It’s a juggle, for sure. I think I don’t do anything extraordinarily well and I do a lot of things as well as I can. This was a departure for me, because before I had my son, I was a perfectionist and almost everything I did, I did extremely well.
Now I juggle really actively every day. I do a lot of planning ahead. I really tactically look at the next week and think, “OK, away baseball game on Sunday, orchestra on Tuesday …” and so on. I look at what needs to be washed, how many dinners we need to make during the week and those kinds of things. I try to give myself as much legroom as possible during the week when I have to race home.
I divorced about five years ago and it became pretty difficult for me to manage my son and run my house and my company by myself. There are only two hands. So I got a nanny, Alex, and he’s been with me almost four years now. He’s at the bus stop when my son comes home and gets him going on homework. I try to get home by 6 and the minute he goes to bed at 9:30, I’m back to my work.
There are definitely crazy moments, like when I travel, to keep the juggling going around my son’s routine and schedule. But you learn how to do it. I wouldn’t give up either role. I’m always going to be a mother to my son, and I’m also going to always take an opportunity like the one I’m in now at the office. You figure out a way to do it.
Right now, I’m working really reasonable hours. There are hot and cold periods. And it’s like that with my fitness and diet, too. I do try to think, “OK, Paige. Long-term outlook here.” Otherwise, my day-to-day is too rigorous. Thankfully, I also have great friends and a community around me who support me tremendously. I have emergency friends who can pick up my son for me if needed. I really have the best support.
Was there ever a moment in your career where you’ve thought, “I made it!” What was it?
I don’t feel that way … But I can definitely feel success for myself. When I step back far enough, I can look at what I’ve actually got going and the people working here; I know my son’s thriving and I feel like I’m doing OK and things are alright. And then I can acknowledge myself.
I’m really pretty driven in that it’s hard for me to be satisfied at any given time. I don’t sit there and look at the situation and think that was all me working my ass off; it wasn’t by design. Where I’ve gotten was mostly through working hard and staying focused, while also contributing, being a part of a team and looking at someone at the end of his career and respecting that.
What are some of the rules you live by?
Honesty, transparency and integrity. There is zero compromise there. I’d much rather have a very difficult, honest and truthful conversation than anything else. I don’t see any other way. And this applies to everything; whether it’s staff, clients or my son.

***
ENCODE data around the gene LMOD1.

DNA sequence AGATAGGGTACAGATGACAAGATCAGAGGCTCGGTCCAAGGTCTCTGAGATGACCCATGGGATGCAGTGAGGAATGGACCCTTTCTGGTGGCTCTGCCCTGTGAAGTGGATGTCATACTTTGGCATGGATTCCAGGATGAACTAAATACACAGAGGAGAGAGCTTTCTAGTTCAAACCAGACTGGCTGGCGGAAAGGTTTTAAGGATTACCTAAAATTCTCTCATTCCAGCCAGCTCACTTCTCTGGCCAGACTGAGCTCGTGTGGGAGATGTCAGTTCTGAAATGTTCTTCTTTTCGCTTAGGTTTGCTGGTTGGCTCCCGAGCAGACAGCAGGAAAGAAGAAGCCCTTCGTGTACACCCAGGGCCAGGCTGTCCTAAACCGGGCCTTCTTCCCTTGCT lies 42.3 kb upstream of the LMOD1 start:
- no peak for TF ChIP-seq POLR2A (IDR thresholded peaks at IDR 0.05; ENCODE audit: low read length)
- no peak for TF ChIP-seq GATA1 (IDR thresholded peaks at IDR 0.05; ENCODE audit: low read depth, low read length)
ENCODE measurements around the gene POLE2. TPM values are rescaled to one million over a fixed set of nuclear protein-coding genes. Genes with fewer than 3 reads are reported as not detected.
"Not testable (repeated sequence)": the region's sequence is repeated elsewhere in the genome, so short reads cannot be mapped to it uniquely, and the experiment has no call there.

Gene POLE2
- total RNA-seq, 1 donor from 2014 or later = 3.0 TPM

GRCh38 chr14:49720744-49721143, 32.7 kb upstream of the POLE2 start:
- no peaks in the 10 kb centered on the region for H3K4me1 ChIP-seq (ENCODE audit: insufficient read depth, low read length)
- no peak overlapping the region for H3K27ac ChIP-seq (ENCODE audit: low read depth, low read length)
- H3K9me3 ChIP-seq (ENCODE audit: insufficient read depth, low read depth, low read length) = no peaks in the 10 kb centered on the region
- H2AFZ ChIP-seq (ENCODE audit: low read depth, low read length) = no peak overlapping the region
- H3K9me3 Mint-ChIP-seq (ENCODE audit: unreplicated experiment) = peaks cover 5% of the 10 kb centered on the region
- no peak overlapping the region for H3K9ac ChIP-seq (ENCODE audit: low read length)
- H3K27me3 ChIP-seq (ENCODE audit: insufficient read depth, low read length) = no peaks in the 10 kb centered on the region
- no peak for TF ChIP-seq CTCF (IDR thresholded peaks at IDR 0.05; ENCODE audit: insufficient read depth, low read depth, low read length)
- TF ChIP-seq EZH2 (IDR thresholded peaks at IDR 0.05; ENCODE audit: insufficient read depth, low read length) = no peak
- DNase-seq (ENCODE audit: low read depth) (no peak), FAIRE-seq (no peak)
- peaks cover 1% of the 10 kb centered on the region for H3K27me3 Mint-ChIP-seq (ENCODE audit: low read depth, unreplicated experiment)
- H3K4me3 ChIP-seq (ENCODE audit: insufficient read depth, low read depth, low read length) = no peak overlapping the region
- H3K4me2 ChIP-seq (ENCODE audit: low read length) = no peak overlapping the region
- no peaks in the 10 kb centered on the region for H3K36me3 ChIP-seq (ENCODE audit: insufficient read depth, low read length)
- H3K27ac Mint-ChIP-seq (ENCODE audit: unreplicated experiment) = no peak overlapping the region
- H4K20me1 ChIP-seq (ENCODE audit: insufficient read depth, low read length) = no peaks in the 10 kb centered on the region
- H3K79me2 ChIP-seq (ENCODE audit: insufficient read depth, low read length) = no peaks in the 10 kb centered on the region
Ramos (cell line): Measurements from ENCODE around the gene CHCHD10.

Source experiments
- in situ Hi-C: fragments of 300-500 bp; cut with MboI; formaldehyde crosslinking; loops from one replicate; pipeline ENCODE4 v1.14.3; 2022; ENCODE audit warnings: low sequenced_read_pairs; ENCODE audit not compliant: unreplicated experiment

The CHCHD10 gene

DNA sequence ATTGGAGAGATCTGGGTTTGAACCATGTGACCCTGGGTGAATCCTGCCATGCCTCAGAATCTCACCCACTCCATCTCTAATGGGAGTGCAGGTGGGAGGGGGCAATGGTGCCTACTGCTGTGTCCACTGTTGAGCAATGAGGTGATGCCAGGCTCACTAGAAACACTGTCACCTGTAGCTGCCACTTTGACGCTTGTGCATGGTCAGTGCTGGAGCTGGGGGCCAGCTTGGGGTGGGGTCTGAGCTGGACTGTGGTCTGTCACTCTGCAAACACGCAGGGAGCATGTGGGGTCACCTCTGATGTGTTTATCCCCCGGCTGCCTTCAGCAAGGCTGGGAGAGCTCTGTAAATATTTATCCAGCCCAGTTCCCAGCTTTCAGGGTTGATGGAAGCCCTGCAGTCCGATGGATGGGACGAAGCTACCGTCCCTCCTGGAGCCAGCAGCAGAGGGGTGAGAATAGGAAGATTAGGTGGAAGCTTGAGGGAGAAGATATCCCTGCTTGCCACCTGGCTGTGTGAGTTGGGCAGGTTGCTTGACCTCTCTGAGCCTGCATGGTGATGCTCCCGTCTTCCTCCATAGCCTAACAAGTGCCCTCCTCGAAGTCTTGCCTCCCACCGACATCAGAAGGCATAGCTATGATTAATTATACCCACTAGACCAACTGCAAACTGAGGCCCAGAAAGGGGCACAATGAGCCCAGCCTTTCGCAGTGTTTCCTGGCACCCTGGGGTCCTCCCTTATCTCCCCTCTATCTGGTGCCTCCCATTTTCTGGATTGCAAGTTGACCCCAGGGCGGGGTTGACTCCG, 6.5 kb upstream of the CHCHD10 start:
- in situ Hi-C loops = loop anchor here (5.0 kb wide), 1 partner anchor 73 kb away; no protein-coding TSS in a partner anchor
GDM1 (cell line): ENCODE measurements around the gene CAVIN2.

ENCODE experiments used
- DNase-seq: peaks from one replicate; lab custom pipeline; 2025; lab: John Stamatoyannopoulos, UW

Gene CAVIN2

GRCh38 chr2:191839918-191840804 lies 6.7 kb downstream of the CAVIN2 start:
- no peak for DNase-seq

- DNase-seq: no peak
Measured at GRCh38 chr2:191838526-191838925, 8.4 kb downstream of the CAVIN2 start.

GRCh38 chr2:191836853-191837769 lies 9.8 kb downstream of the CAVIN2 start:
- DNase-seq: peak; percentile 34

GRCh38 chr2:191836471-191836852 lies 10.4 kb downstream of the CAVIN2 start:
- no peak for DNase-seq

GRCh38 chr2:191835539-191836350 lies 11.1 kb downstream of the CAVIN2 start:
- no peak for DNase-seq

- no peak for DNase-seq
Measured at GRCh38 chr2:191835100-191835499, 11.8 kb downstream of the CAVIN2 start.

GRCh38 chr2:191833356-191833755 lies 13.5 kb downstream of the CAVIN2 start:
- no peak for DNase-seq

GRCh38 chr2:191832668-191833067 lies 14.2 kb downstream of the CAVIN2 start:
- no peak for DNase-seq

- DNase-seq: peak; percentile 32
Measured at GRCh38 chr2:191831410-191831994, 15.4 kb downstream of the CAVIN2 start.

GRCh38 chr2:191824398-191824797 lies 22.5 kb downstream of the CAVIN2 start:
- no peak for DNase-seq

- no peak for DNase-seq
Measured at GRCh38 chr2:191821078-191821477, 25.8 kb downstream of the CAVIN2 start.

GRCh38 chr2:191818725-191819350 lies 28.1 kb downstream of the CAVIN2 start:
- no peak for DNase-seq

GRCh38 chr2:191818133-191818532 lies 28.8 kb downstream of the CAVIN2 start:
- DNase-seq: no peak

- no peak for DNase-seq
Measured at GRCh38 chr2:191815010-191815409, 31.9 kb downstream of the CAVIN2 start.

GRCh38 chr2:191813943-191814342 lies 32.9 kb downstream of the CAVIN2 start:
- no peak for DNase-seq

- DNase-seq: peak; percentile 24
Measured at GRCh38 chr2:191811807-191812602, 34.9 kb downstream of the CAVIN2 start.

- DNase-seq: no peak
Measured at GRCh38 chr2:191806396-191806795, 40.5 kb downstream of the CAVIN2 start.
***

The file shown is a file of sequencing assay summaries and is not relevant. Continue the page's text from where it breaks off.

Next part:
I also believe you always should do the best you can. And sometimes, at 2 in the morning, when you’re exhausted and what you’re doing might not be as smart or as brilliant as you wish it could be, you’re still doing the best you can. You’re not compromising all you have, even when it’s not an ideal situation. I also think tenacity around that is important, too.
What qualities does it take for someone to be successful in your line of work?
I think you’ve got to be primed in people instincts. The best people I’ve worked with are always reading their client and their creative team and adjusting on the fly. They look at what they need to keep things going. So you need a lot of instinct and a creativity nuance.
I also think problem solving is one of the “number one” skills. To be agile and able to look at a situation from different perspectives opens ideas up. And quite honestly, I think these skills are developed—you either have these capabilities or you don’t. And if you do, it’s practiced from there.
What one piece of advice do you wish you could tell a 21-year-old version of yourself?
A lot of things flash through my head: I think I’d tell myself to not be afraid, because now’s the time to do what you want and let yourself go. I think I was always really afraid to play at a certain expectation, because I felt there were certain rules of what you had to grow up doing or being.
I also didn’t know what I wanted to do. I didn’t really allow a lot of freedom in figuring it out.
I would also tell myself it always all works out. I’m doing probably exactly what I should be doing for myself and my son, even when everything gets crazy. I look back in retrospect at things in my life and I think, “That might be crazy, but that had to happen for this to happen.” Things happen for a reason. You’re on a path you should be. Live life by your rules and you’re going to be just fine.